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December 7, 2007

Sign of the Times

Filed under: Droughts, Floods, Precipitation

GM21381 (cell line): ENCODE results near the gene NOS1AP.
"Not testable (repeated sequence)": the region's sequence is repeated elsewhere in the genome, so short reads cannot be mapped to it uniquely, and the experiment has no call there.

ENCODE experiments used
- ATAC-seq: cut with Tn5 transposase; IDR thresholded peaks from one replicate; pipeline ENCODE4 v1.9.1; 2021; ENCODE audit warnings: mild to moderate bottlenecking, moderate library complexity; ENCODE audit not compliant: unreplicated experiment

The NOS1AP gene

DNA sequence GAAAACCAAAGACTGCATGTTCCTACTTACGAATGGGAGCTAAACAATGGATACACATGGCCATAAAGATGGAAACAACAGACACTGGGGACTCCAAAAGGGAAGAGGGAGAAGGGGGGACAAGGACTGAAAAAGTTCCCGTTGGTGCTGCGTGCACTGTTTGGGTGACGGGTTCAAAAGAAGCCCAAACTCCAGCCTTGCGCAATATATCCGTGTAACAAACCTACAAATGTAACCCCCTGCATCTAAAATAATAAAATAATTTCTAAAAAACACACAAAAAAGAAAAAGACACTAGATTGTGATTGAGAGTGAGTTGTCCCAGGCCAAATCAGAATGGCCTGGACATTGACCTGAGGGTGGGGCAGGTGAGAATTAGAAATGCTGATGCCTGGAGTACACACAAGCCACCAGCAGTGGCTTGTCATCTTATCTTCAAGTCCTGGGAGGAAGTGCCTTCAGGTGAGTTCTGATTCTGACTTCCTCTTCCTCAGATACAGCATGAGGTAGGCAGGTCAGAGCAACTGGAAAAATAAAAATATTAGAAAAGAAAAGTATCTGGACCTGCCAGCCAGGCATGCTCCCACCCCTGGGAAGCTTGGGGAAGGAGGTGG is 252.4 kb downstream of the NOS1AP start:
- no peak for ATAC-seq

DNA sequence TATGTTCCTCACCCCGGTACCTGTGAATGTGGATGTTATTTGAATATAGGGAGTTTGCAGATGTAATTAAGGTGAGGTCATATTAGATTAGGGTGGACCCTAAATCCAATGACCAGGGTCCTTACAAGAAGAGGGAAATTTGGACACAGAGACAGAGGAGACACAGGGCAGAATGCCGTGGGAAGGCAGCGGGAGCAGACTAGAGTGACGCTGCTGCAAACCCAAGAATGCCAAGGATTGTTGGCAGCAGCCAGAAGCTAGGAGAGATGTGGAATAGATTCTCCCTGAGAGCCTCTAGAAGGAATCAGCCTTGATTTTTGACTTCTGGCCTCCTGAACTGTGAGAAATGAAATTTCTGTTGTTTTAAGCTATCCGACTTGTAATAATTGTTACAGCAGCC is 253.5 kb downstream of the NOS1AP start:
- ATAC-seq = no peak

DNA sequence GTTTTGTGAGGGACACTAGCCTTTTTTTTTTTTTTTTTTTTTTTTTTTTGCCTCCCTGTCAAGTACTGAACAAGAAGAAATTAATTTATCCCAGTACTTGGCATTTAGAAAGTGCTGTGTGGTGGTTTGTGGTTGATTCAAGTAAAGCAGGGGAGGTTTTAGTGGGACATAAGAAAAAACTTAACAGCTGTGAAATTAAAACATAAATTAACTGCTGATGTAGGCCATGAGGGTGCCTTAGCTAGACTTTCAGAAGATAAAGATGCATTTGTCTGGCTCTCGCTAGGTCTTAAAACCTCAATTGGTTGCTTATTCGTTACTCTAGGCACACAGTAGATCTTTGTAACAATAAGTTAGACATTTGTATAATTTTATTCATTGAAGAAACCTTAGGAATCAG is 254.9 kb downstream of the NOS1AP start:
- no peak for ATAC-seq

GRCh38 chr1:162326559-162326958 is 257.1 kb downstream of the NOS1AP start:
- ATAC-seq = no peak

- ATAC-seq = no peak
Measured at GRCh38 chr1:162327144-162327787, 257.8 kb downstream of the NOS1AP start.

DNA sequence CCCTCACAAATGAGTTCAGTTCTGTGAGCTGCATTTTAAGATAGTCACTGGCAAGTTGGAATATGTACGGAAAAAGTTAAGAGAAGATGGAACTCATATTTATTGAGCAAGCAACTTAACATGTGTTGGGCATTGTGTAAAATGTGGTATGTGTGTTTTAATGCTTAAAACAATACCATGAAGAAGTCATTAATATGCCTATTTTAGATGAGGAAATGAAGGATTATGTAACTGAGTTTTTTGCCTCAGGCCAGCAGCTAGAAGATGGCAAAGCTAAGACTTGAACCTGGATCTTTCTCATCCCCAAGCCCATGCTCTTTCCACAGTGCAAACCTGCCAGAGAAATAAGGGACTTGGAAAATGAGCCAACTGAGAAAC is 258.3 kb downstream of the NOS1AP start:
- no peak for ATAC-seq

In the Wednesday December 5th, 2007 issue of the New York Times appeared a story by Felicity Barringer titled “Precipitation Across U.S. Intensifies Over 50 Years.” In it, Ms. Barringer reports on a new study released by an organization called Environment America that she described as “a national group that advocates new laws and policies to mitigate the effects of climate change.” The focus of the Environment America report was on the results of an analysis they performed examining trends in “extreme” precipitation frequency across the United States (apparently Environment America has spread these results to their arms in individual states, Environment Colorado, Environment California… you get the idea). The research was funded by the Pew Charitable Trusts. As Ms. Barringer reported, Environment America concluded that “Across the United States, the number of severe rainfalls and heavy snows has grown significantly in the last half-century, with the greatest increases in New England and the Middle Atlantic region” and, of course, that this was just as predicted to occur from global warming. Lest you think that more precipitation is a good thing, Environment America is quick to warn that “An increase in the frequency of storms delivering large amounts of rain or snow does not necessarily mean more water will be available” and that “[w]hile it may seem like a paradox, scientists expect that extreme downpours will be punctuated by longer periods of relative dryness, increasing the risk of drought.”